Perhaps the noblest of the London-area heathland courses, this charming, tree-lined track is dotted with heather patches and ingeniously placed bunkers.
Robertson, 1842/Old Tom Morris, 1872/James Braid, 1926 26. The best of these may well be the par-4 15th that runs along an inlet with an adjacent dune ridge.
Gigantic sand dunes, Pacific Ocean panoramas and superb risk/reward variety are highlights, as well as unforgettable individual holes such as the par-3 second and par-5 17th.
Lahinch (Old) Lahinch, Ireland Old Tom Morris, 1894/Alister Mac Kenzie, 1927 42. At times the tumbling terrain resembles Scotland's Gleneagles.
Royal Birkdale Southport, England George Lowe Jr., 1889/Fred Hawtree, 1932 33. Cape Kidnappers Hawke's Bay, New Zealand Tom Doak, 2004 41. Following events such as the 2004 Ryder Cup and 2008 PGA Championship won by Padraig Harrington, the brilliant Donald Ross routing and beguiling green contouring has restored its status to "great," as opposed to "hard." Nine Bridges' appeal starts with its tranquil setting, with holes etched into pine-clad, rolling topography in the shadows of Mount Halla, at 6,000 feet, Korea's tallest mountain.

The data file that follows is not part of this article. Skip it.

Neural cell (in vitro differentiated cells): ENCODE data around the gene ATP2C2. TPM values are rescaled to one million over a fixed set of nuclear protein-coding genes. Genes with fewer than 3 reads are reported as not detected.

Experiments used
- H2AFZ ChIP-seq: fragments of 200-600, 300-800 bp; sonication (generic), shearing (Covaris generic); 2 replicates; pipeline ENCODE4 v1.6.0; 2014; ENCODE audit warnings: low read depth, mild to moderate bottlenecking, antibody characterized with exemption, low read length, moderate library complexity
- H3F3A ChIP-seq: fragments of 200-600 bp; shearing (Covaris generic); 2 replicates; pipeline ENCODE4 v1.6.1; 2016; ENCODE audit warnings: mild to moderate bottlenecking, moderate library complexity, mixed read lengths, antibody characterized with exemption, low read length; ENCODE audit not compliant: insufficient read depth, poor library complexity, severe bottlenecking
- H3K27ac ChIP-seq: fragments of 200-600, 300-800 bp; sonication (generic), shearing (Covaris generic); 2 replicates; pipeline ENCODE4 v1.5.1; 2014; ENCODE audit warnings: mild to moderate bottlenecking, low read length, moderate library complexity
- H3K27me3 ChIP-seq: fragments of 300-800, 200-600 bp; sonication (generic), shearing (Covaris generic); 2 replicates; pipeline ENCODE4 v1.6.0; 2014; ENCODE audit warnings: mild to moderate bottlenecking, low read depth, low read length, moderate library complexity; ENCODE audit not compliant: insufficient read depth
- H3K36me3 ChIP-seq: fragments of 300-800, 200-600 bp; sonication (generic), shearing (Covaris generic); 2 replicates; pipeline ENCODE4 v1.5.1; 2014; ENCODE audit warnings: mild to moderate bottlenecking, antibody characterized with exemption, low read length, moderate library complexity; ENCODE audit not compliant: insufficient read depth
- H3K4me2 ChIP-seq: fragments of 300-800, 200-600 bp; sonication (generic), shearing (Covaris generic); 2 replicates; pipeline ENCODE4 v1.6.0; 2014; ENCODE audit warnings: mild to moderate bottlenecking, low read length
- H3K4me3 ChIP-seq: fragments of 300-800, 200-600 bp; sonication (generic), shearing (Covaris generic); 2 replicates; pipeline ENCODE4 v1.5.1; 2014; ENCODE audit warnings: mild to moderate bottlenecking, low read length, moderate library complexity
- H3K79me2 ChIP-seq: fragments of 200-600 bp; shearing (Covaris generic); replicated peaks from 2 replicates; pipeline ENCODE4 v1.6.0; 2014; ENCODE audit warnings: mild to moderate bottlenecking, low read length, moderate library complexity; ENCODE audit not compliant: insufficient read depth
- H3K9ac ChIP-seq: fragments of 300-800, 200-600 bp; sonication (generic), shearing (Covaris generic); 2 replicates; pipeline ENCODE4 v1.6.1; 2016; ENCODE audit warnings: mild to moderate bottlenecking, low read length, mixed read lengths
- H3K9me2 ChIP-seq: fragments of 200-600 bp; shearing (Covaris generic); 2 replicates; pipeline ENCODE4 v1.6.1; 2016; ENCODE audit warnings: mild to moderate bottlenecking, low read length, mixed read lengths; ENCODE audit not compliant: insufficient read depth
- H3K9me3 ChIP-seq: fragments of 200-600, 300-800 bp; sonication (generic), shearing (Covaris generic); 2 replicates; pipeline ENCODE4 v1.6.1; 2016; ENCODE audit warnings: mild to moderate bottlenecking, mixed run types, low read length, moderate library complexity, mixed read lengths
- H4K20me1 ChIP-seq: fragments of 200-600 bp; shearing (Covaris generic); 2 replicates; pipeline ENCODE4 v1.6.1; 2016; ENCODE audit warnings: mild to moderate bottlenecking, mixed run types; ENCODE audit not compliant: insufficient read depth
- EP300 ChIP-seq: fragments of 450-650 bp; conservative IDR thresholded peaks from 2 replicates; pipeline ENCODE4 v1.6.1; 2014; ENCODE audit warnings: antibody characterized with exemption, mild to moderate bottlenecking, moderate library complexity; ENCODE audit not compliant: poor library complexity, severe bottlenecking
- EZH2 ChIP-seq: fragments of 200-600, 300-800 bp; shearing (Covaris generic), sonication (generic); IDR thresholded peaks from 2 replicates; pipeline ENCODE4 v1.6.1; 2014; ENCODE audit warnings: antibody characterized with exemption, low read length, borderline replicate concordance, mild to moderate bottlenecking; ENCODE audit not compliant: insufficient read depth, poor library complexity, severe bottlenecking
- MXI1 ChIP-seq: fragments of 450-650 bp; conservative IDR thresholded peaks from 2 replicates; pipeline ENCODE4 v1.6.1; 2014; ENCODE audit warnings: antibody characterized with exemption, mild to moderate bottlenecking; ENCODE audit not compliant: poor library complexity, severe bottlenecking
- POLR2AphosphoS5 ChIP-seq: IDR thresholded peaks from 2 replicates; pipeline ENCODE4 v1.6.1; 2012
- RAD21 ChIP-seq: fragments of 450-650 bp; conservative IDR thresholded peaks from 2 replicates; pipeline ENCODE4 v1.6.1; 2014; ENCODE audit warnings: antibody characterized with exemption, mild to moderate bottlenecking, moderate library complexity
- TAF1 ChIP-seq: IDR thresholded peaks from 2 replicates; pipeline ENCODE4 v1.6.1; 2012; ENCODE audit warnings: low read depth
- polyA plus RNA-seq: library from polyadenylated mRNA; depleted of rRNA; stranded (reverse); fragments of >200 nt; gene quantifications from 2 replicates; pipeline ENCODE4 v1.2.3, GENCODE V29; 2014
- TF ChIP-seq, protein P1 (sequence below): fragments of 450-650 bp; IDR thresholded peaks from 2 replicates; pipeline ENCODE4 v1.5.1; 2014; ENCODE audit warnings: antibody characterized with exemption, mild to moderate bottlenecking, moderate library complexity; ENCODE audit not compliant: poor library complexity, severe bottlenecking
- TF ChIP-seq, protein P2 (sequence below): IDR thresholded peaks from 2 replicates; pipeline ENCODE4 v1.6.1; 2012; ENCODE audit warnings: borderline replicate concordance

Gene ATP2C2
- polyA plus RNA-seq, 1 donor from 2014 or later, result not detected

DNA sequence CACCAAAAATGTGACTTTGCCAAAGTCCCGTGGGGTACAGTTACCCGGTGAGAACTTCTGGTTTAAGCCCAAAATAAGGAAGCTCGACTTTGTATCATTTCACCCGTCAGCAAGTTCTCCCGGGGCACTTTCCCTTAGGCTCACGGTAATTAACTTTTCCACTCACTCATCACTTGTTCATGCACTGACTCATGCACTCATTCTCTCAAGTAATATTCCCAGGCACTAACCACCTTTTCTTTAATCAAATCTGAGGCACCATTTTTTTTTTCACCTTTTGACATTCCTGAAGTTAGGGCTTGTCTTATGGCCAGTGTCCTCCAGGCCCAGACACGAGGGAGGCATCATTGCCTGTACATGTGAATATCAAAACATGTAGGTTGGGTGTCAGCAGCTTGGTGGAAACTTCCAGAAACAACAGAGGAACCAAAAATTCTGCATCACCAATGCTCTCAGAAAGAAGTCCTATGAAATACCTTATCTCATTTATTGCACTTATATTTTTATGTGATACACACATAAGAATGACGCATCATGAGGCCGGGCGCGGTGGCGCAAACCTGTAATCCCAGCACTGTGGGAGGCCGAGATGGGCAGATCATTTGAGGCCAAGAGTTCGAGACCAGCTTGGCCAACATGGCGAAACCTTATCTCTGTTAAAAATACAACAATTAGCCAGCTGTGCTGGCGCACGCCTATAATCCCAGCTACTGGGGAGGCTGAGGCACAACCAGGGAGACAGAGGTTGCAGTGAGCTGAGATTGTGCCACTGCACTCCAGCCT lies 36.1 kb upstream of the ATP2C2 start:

Kingston Heath Melbourne, Australia Dan Soutar 1925/Alister Mac Kenzie, 1928 29. Pete Dye's personal favorite of all of his designs, Teeth of the Dog is flat-out gorgeous, with seven holes practically sunk into the Caribbean Sea. Despite its intimidating name, Teeth of the Dog entrances, starting with its superior collection of par-3s.
Still, it's nature's fairway contouring and architect Tom Doak's virtuoso skill in designing green complexes that elevate the course.
One of the world's Top 10 when it comes to eye-candy views, the back nine in particular at Cape Kidnappers boasts a sequence of staggeringly dramatic holes, starting with the tiny seaside par-3 13th and peaking with the 650-yard, par-5 15th which falls away on both sides of the fairway and which sports a horizon green that's perched precariously on a bluff overlooking the sea.